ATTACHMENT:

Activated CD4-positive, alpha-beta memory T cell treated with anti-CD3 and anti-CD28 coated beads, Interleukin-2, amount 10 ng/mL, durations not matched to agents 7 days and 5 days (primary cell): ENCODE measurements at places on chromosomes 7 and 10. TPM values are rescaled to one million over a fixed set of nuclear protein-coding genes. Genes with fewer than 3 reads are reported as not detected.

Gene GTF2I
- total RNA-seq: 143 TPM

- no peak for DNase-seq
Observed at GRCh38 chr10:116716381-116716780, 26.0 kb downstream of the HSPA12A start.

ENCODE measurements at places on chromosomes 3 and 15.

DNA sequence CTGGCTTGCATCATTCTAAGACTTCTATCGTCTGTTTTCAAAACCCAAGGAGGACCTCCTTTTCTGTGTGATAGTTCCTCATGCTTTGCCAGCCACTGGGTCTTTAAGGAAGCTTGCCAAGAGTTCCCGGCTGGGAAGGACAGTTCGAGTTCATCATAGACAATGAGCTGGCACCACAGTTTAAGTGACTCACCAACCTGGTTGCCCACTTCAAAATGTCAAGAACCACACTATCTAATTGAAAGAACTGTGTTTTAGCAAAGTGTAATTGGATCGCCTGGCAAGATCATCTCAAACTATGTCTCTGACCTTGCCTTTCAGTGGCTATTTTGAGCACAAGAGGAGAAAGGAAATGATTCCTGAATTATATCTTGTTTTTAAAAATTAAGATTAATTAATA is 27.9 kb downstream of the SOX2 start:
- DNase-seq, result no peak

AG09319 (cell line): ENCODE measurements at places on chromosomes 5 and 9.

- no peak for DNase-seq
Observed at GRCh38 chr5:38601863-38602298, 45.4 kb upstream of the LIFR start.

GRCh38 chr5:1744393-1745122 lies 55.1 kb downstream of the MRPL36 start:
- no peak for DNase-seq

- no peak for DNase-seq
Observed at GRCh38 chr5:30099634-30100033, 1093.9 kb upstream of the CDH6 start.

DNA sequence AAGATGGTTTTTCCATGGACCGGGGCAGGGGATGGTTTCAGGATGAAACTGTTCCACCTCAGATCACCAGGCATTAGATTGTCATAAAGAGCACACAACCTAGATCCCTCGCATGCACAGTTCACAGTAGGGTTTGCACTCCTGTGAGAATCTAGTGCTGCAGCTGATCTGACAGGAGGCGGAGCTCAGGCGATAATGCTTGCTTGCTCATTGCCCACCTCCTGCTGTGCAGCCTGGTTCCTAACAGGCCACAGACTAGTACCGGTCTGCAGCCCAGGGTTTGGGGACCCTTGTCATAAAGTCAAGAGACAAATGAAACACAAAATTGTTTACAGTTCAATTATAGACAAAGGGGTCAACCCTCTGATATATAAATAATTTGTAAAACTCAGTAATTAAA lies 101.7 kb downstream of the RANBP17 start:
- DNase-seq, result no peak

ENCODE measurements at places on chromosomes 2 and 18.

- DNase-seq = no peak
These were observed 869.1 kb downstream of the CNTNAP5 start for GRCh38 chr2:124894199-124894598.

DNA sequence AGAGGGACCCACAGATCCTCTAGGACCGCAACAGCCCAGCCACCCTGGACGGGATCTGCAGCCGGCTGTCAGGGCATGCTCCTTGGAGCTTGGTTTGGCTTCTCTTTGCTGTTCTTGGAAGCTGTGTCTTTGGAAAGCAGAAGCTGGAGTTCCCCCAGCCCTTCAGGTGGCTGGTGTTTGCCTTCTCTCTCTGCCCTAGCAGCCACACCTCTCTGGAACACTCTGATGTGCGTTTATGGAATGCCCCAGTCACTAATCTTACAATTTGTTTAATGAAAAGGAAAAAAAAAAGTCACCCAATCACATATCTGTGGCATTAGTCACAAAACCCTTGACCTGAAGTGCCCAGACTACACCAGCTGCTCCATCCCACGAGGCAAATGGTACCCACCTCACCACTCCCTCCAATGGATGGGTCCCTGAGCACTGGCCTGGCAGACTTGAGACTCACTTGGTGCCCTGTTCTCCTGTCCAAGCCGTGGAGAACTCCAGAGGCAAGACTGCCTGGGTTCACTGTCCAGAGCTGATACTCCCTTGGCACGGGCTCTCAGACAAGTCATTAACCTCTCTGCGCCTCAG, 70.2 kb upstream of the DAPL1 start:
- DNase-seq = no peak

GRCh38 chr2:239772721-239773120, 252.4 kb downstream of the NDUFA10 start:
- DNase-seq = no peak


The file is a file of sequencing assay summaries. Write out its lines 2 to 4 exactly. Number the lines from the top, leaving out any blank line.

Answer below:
Gene GTF2I
- total RNA-seq: 143 TPM

- no peak for DNase-seq